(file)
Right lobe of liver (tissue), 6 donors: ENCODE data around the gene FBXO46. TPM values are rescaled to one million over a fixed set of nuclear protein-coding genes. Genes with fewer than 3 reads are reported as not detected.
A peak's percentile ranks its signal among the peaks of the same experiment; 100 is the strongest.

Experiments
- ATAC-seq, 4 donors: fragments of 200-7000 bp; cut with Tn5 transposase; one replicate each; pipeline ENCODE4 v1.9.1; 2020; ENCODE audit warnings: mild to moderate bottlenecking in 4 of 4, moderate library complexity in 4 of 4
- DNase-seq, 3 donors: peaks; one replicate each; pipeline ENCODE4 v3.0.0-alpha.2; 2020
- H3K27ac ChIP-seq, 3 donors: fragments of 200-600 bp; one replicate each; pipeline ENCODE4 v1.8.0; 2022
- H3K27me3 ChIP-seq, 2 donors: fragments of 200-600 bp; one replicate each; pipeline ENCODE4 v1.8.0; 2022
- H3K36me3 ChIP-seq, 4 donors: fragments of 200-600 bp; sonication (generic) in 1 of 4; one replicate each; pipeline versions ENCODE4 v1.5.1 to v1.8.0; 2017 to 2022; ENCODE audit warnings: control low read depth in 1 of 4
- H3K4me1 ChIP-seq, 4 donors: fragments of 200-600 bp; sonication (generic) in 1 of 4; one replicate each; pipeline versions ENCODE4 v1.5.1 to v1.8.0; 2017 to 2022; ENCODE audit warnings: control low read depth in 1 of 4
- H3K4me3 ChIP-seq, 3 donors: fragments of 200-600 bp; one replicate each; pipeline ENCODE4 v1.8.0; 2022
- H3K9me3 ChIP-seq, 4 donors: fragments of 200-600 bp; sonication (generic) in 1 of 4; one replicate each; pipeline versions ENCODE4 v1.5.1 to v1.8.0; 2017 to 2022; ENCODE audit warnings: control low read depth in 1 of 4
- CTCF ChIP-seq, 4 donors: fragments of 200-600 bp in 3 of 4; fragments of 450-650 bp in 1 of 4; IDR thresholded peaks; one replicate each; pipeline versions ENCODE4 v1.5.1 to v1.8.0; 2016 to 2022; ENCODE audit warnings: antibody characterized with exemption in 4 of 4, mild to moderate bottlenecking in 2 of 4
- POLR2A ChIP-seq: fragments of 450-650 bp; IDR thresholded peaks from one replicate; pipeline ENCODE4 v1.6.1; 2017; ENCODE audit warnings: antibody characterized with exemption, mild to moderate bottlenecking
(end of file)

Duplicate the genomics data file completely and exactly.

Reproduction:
Right lobe of liver (tissue), 6 donors: ENCODE data around the gene FBXO46. TPM values are rescaled to one million over a fixed set of nuclear protein-coding genes. Genes with fewer than 3 reads are reported as not detected.
A peak's percentile ranks its signal among the peaks of the same experiment; 100 is the strongest.

Experiments
- ATAC-seq, 4 donors: fragments of 200-7000 bp; cut with Tn5 transposase; one replicate each; pipeline ENCODE4 v1.9.1; 2020; ENCODE audit warnings: mild to moderate bottlenecking in 4 of 4, moderate library complexity in 4 of 4
- DNase-seq, 3 donors: peaks; one replicate each; pipeline ENCODE4 v3.0.0-alpha.2; 2020
- H3K27ac ChIP-seq, 3 donors: fragments of 200-600 bp; one replicate each; pipeline ENCODE4 v1.8.0; 2022
- H3K27me3 ChIP-seq, 2 donors: fragments of 200-600 bp; one replicate each; pipeline ENCODE4 v1.8.0; 2022
- H3K36me3 ChIP-seq, 4 donors: fragments of 200-600 bp; sonication (generic) in 1 of 4; one replicate each; pipeline versions ENCODE4 v1.5.1 to v1.8.0; 2017 to 2022; ENCODE audit warnings: control low read depth in 1 of 4
- H3K4me1 ChIP-seq, 4 donors: fragments of 200-600 bp; sonication (generic) in 1 of 4; one replicate each; pipeline versions ENCODE4 v1.5.1 to v1.8.0; 2017 to 2022; ENCODE audit warnings: control low read depth in 1 of 4
- H3K4me3 ChIP-seq, 3 donors: fragments of 200-600 bp; one replicate each; pipeline ENCODE4 v1.8.0; 2022
- H3K9me3 ChIP-seq, 4 donors: fragments of 200-600 bp; sonication (generic) in 1 of 4; one replicate each; pipeline versions ENCODE4 v1.5.1 to v1.8.0; 2017 to 2022; ENCODE audit warnings: control low read depth in 1 of 4
- CTCF ChIP-seq, 4 donors: fragments of 200-600 bp in 3 of 4; fragments of 450-650 bp in 1 of 4; IDR thresholded peaks; one replicate each; pipeline versions ENCODE4 v1.5.1 to v1.8.0; 2016 to 2022; ENCODE audit warnings: antibody characterized with exemption in 4 of 4, mild to moderate bottlenecking in 2 of 4
- POLR2A ChIP-seq: fragments of 450-650 bp; IDR thresholded peaks from one replicate; pipeline ENCODE4 v1.6.1; 2017; ENCODE audit warnings: antibody characterized with exemption, mild to moderate bottlenecking